I study how family spillovers shape health care consumption through two main sources: a learning channel whereby family members share information regarding their health insurance plan, and a behavioral channel whereby risk perception and habits are shared and transmitted. I exploit two types of sudden health shocks to identify a causal effect operating through each channel: a spouse’s non-fatal heart attack or stroke and a severe injury to a child. I incorporate these shocks into an event-study and a synthetic control event-study frameworks to quantify the effect of spillovers on health care consumption of a non-injured adult family member. I find a significant behavioral spillover effect of a more than 70% increase in medical spending of preventive care over a two-year horizon. Moreover, I find a strong and persistent spillover effect associated with the family learning about their health insurance plan that amounts to an average increase in medical spending of more than 100% relative to prior to the health shock. While the first result is in line with previous findings in the literature, the second is novel. I demonstrate that learning about health plan cost structure and coverage benefits are means in which the learning-spillover channel operates and that acquired knowledge promotes consumption of preventive treatments.

Working Papers

In many online product markets, firms manufacture and supply products almost immediately after receiving orders. Thus, firms need to ensure that their workers satisfy product demand, which can vary over time, in a cost-effective way. This paper develops and estimates a dynamic equilibrium model of firm and worker behavior in an on-demand production context. The firm solves a dynamic discrete choice cost minimization model in which it faces uncertainty about future product demand and workers' productive capacity. The firm chooses to employ two types of workers – gig workers and permanent – and it sets parameters of a compensation scheme that is a mix of salary and performance-based incentives to elicit worker effort. Heterogeneous workers solve a daily effort choice problem given the compensation scheme offered by the firm. I estimate the model and perform an out-of-sample validation of the model using panel data from an online, global manufacturer that produces customized items. The data include detailed measures of workers' output and output quality under varying compensation schemes. I find that gig workers and permanent workers exhibit different production patterns and that gig workers are much more responsive to incentive pay. I embed the workers' optimal effort decisions into the firm's dynamic cost minimization problem and use simulation methods to derive optimal labor force composition and compensation schemes. I show that varying compensation scheme over time and using a mix of gig and permanent workers provide the flexibility that the firm needs to effectively operate in an on-demand customized production environment.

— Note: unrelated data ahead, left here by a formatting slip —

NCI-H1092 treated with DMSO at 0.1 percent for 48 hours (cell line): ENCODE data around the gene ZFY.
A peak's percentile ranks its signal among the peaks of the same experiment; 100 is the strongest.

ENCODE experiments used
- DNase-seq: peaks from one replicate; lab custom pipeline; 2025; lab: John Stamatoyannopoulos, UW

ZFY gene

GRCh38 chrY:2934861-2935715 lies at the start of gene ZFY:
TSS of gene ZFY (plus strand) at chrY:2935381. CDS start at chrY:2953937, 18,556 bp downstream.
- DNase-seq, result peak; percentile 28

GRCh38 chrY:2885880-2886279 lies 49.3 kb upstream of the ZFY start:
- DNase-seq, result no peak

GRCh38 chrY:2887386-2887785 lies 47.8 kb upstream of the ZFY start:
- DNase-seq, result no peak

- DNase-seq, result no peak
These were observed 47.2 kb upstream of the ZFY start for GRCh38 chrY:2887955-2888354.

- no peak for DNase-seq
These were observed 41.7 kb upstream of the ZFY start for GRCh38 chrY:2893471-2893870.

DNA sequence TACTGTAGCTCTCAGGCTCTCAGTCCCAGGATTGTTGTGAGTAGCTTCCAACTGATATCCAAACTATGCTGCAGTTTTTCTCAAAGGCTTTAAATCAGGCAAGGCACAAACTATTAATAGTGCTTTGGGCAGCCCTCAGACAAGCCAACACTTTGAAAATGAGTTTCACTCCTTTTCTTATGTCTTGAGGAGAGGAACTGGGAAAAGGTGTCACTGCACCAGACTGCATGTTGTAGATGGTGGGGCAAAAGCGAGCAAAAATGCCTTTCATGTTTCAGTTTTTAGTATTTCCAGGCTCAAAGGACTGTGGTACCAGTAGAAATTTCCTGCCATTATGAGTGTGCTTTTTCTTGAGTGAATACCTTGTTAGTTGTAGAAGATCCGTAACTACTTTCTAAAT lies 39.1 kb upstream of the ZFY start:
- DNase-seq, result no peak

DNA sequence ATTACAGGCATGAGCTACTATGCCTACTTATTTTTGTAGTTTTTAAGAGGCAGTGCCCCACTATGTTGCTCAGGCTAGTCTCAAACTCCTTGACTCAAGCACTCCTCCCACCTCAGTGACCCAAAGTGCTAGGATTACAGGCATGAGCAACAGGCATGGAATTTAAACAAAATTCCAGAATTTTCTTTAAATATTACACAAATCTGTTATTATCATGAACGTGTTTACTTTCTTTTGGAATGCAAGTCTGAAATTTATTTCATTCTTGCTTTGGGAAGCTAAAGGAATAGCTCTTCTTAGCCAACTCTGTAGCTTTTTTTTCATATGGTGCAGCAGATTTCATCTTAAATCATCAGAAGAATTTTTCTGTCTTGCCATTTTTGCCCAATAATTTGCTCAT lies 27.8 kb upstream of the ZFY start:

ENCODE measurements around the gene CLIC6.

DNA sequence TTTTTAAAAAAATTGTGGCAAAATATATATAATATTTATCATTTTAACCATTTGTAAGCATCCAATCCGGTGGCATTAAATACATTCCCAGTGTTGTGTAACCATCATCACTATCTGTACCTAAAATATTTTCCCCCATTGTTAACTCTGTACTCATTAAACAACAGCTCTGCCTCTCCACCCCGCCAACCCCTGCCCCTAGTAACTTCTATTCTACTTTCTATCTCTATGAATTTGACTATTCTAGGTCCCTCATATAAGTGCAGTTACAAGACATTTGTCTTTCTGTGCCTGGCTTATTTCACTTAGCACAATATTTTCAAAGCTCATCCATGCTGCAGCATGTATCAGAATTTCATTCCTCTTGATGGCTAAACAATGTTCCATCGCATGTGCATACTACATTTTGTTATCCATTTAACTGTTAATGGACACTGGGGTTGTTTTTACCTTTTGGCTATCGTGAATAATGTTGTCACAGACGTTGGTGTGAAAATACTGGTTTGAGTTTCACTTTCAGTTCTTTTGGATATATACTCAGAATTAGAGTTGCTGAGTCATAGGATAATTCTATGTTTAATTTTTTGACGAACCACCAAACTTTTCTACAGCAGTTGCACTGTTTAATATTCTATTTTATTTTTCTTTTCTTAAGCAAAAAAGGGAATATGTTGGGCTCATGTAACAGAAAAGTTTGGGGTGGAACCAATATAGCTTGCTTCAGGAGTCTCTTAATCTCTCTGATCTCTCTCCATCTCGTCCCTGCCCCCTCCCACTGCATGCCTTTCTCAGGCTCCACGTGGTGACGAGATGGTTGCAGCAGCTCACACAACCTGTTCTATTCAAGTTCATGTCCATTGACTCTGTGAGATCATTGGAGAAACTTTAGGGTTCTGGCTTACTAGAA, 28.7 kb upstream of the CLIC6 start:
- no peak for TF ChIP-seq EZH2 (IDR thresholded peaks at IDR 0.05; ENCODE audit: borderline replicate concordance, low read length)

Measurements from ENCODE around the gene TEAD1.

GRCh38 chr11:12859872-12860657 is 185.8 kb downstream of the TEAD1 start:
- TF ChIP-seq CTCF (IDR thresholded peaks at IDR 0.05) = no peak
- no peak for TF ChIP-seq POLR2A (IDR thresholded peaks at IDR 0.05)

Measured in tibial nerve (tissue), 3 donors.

While psychological safety climate is widely seen as having a positive relationship with work performance, there are compelling reasons why that may not always apply. Consistent with the theoretical principle of a too-much-of-a-good-thing effect, we propose that high levels of psychological safety climate can actually harm performance. We also use cognitive representation theory to propose that the negative effect of high levels of psychological safety can be moderated by perceptions of accountability. We test this model using two independent samples: across 227 retail branches over four years (Study 1) and across 82 high-tech organization units (Study 2). Results of both Study 1 and Study 2 show, as traditionally hypothesized, that moderate levels of psychological safety climate have a strong and positive effect on performance outcomes, but at high levels, the relationship reverses and decreases. Perceptions of accountability moderate the negative effect. Finally, we find that collective engagement mediates the overall nonlinear relationship with performance and the interactive effect of psychological safety climate and accountability on performance. These results help identify boundary conditions on the psychological safety climate construct. They also extend research on psychological safety climate to organization-level outcomes that have real-world consequences.

Sitting Habits and Productivity: Evidence from a Randomized Field Experiment

Modern life has made us sedentary and our health suffers in consequence. Although the obvious direct costs of a sedentary lifestyle are health care expenses, there is an additional crucial path of indirect costs associated with the decline of workers’ productivity, as worse health can lead to performance decrement and more work absences. I conduct a randomized control field experiment in a workplace with sedentary jobs to shed light on this indirect path. I supply workers with a “smart pillow”, a new technological device that provides real-time biofeedback on sitting posture and aims to improve workstation ergonomics. By combining workers’ subjective and objective job performance measures with their detailed sitting records over time, I study the link between workers’ health and productivity, as well as the sitting habit-forming process. More generally, the implications of this study concern workers’ health in a modern work lifestyle both in the short run, as a result of an immediate improvement in sitting habits and adoption of a dynamic working environment, as well as the long run, after the treatment is removed.

Work in Progress

Anchoring Worker's Pay Expectations: Evidence from the Gig Economy

The Negative Consequences of Being Too Busy [working title] (with Peter Cappelli and Liat Eldor)

Internal and External Hiring Decisions Based on a Working Excitement Scale [working title] (with Peter Cappelli and Liat Eldor)